Autophagy is a catabolic lysosomal degradation process, which was first discovered in the liver by de Duve and Wattianux about 50 years ago. Currently, over 30 AuTophaGy-related (ATG) genes have been identified, which regulate the process of autophagy through multiple signaling pathways. Increasing evidence now supports crosstalk between autophagy and cell death. In response to stress, cells are able to survive by using autophagy as a survival mechanism by generating nutrients during starvation, eliminating invading pathogens, as well as removing damaged proteins and organelles. In the liver, basal autophagy seems to be critical to maintain liver homeostasis and cell survival because genetic deletion of Atg5 or Atg7 in the mouse liver results in increased cell death and severe hepatomegaly and liver injury.[2, 3]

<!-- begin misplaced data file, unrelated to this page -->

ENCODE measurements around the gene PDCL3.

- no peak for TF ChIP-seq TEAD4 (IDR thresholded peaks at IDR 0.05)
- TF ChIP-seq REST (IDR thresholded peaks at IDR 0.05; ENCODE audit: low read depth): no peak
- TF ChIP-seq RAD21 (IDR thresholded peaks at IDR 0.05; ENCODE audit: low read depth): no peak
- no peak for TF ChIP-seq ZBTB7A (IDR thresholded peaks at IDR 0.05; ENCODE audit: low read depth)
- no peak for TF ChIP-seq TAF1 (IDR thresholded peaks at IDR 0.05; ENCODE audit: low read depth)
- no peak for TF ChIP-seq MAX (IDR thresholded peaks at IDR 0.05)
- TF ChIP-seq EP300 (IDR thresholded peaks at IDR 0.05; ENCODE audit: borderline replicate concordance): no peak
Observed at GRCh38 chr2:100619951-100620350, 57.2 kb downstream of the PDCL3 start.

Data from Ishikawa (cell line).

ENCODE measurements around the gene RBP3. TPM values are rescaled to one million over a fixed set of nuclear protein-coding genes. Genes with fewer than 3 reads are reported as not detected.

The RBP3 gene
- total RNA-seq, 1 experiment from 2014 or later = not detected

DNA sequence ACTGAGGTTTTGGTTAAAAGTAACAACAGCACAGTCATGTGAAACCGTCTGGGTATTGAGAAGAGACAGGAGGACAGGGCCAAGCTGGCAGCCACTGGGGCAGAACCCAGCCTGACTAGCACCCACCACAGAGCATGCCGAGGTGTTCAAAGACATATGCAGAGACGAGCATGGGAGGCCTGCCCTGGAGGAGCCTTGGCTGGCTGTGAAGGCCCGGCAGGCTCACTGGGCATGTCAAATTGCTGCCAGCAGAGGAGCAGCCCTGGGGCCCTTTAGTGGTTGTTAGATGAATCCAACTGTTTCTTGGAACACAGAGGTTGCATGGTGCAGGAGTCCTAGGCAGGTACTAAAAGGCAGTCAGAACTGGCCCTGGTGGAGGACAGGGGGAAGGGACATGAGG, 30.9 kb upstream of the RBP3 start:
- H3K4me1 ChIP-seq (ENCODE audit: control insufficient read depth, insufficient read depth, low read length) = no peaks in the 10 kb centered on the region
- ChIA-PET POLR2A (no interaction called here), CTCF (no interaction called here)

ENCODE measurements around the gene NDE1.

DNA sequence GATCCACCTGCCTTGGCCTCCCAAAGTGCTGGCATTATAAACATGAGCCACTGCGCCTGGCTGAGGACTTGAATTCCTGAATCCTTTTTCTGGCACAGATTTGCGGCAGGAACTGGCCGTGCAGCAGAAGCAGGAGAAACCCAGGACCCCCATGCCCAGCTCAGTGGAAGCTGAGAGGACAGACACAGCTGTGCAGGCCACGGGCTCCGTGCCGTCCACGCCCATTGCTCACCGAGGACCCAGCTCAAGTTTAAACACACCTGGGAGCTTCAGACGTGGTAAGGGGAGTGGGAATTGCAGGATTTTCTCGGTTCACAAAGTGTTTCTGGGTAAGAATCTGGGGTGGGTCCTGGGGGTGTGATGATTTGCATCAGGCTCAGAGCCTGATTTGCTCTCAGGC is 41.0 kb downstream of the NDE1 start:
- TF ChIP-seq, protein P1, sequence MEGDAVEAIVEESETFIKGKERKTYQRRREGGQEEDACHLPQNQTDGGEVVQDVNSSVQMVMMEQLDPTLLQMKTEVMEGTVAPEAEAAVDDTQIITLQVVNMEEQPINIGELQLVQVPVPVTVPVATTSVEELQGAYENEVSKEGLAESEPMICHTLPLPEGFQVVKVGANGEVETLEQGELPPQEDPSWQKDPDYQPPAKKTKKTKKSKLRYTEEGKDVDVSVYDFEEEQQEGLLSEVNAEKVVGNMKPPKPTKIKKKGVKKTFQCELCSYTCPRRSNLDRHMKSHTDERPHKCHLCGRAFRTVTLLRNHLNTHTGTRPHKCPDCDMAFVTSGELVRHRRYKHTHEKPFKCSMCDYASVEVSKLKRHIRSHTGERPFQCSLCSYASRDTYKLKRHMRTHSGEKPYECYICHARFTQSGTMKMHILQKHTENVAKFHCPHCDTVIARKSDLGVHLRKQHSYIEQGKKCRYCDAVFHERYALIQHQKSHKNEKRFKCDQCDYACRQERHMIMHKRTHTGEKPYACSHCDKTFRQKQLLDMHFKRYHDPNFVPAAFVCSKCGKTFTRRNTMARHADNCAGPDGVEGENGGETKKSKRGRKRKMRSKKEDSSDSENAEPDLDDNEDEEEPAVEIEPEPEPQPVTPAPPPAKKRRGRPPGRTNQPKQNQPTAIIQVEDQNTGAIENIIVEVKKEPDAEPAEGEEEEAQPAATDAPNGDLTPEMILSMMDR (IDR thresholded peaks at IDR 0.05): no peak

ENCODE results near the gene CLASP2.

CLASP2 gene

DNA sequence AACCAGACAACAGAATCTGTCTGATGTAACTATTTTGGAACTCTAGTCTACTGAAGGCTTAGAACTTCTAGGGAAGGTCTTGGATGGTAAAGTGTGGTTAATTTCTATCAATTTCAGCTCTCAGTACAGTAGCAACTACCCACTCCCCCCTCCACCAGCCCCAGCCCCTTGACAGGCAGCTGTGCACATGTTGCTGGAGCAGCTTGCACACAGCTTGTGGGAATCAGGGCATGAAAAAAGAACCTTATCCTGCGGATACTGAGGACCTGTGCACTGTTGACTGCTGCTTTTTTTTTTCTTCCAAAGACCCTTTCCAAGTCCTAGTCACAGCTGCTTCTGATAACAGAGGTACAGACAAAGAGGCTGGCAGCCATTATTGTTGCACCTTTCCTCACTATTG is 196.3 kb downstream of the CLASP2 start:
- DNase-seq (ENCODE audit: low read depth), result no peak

In the liver, a common cell death pathway resulting in liver injury is mediated by tumor necrosis factor-α (TNF-α). Coinjection of mice with lipopolysaccharide (LPS) and D-galactosamine (GalN) is a well-established animal model to study TNF-α-induced hepatocyte apoptosis and liver injury. Induction of apoptosis is mediated by two pathways, the extrinsic and intrinsic pathways. The extrinsic pathway is initiated by the binding of extracellular death ligands such as TNF-α or Fas ligand with their respective death receptors on the cell surface. Ligation of the death receptors activates the assembly of the death-inducing signaling complex (DISC), which activates caspase-8 that further cleaves downstream effector caspases (caspase-3, 6, 7) to trigger apoptosis in certain cell types (Type I). However, in Type II cells such as hepatocytes, activation of the extrinsic pathway alone is not sufficient to induce apoptosis. Activated caspase-8 cleaves Bid and the resultant truncated Bid (tBid) translocates to mitochondria to activate the mitochondrial death pathway, which further amplifies the apoptotic signals to induce apoptosis (Fig. 1).[5, 6]